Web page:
SEOUL, South Korea -- A senior North Korean official who had been reported to be sentenced to hard labor over the failed nuclear summit with Washington was shown in state media on Monday enjoying a concert near leader Kim Jong Un.
North Korean publications on Monday showed Kim Yong Chol sitting five seats away from a clapping Kim Jong Un in the same row along with other top officials during a musical performance by the wives of Korean People's Army officers.
A report by Pyongyang's official Korean Central News Agency named Kim Yong Chol among the attendees of the event, which it said "impressively represented the ideological and mental features of KPA officers' wives, who make every moment of their life honorable with ardent yearning for the leader."
Kim Yong Chol has been North Korea's top nuclear negotiator and the counterpart of U.S. Secretary of State Mike Pompeo since Kim Jong Un entered nuclear talks with the U.S. early last year. He traveled to Washington and met President Donald Trump twice before Kim's two summits with Trump.
Negotiations between Washington and Pyongyang have been at a standstill since February, when the second summit between Trump and Kim broke down over what the United States described as excessive North Korean demands for sanctions relief in exchange for only a partial surrender of its nuclear capabilities.
Last week, South Korean newspaper Chosun Ilbo cited an unidentified source in reporting that Kim Yong Chol had been sentenced to hard labor and ideological re-education over the failed summit in Hanoi, Vietnam's capital. The newspaper also reported that senior envoy Kim Hyok Chol, who was involved in pre-summit working-level talks with American officials, was executed with four other officials from the North's Foreign Ministry for betraying Kim Jong Un after being won over by the United States.
None of the allegedly executed officials have appeared in state media since the report.
But as ever with North Korea, a country that closely guards its secrets, there are reasons to be cautious about the purported purge. South Korea's government and media have a mixed record on tracking developments among North Korea's ruling elite, made difficult by Pyongyang's stringent control of information about them.
When asked about Kim Yong Chol's reappearance in public, Lee Sang-min, spokesman for Seoul's Unification Ministry, which deals with inter-Korean affairs, said the ministry would not comment on a "specific internal event in North Korea or its participants." Seoul's spy service has said it could not confirm Friday's report of a possible purge, while the presidential Blue House cautioned against "hasty judgments or comments."
Pompeo said after the report came out that he had seen it and the U.S. was "doing our best to check it out."
The report came at a delicate time for diplomacy as North Korea in past weeks has tested short-range missiles and issued belligerent rhetoric toward American and South Korean officials. Kim Jong Un declared in April that the Trump administration has until the end of the year to come up with mutually acceptable terms for a deal to salvage the nuclear negotiations. Experts say the North is using measured brinkmanship aimed at increasing pressure on Washington without actually causing the negotiations to collapse.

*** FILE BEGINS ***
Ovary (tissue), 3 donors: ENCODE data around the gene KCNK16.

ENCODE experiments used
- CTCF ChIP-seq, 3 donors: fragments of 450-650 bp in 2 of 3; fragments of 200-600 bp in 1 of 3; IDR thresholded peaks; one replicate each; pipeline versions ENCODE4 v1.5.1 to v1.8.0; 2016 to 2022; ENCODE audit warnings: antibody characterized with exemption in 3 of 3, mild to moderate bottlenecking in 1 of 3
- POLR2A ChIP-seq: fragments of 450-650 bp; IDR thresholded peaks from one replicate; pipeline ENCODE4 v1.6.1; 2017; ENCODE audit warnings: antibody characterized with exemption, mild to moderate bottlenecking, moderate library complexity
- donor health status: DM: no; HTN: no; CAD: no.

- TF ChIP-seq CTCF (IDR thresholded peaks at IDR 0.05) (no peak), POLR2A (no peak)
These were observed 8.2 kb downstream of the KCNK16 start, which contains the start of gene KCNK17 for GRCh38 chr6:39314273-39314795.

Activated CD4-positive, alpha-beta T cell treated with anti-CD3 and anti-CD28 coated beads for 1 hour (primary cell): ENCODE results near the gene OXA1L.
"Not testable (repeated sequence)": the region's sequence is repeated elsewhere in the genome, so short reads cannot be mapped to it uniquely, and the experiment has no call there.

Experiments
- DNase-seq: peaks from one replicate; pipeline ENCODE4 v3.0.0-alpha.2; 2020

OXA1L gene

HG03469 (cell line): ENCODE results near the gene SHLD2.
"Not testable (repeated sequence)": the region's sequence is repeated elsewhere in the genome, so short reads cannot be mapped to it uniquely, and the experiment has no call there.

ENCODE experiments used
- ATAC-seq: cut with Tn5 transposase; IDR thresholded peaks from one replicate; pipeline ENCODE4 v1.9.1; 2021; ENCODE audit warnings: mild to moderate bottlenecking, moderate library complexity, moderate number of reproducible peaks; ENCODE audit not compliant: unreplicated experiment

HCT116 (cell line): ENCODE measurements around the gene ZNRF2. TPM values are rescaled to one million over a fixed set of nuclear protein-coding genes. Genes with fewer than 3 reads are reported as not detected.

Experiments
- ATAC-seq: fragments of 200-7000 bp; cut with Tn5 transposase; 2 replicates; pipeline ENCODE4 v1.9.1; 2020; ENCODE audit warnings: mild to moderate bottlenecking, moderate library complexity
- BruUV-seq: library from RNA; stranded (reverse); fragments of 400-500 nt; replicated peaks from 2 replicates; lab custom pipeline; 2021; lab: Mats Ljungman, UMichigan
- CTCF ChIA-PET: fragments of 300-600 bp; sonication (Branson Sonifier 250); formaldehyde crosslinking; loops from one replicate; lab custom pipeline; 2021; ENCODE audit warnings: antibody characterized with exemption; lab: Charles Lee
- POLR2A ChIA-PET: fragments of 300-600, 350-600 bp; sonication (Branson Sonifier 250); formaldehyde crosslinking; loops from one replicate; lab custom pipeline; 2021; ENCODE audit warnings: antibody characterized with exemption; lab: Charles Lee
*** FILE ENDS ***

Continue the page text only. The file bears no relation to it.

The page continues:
North Korea has previously executed scapegoats to atone for high-profile political flops. But while many experts believe Kim Yong Chol was pushed to a back seat in negotiations with the United States, there were doubts about the report of a purge.
Cheong Seong-Chang, an analyst at South Korea's Sejong Institute, said Kim Yong Chol, who is also rumored to have health problems, wouldn't have appeared in public this quickly if he was undergoing political re-education. Cheong said it wouldn't make sense for Kim Jong Un to execute Kim Hyok Chol when Kim Yong Chol, the more senior official, would be seen as more responsible for the failure in Hanoi.
"If Kim Jong Un sentences senior officials to hard labor, executes them, or puts them in political prison camps over the collapse of meetings, then no official would be willing to step up in external negotiations," Cheong said. "It's unlikely that Kim would issue extreme punishment unless he's giving up on the talks with the United States."
Kim Yong Chol's rise during the nuclear negotiations had baffled many North Korea watchers because he handled South Korea ties, not international or U.S. relations. Previously, he was a military intelligence chief believed to be behind a slew of provocations, including two deadly attacks in 2010 that killed 50 South Koreans and an alleged 2014 cyberattack on Sony Pictures. Both Seoul and Washington imposed sanctions on him in recent years.
Many experts in South Korea believe experienced foreign ministry hands such as Foreign Minister Ri Yong Ho and First Vice Foreign Minister Choe Son Hui are likely to take the lead in North Korea's nuclear diplomacy as it prepares for the possibility of protracted and highly complicated negotiations with Washington.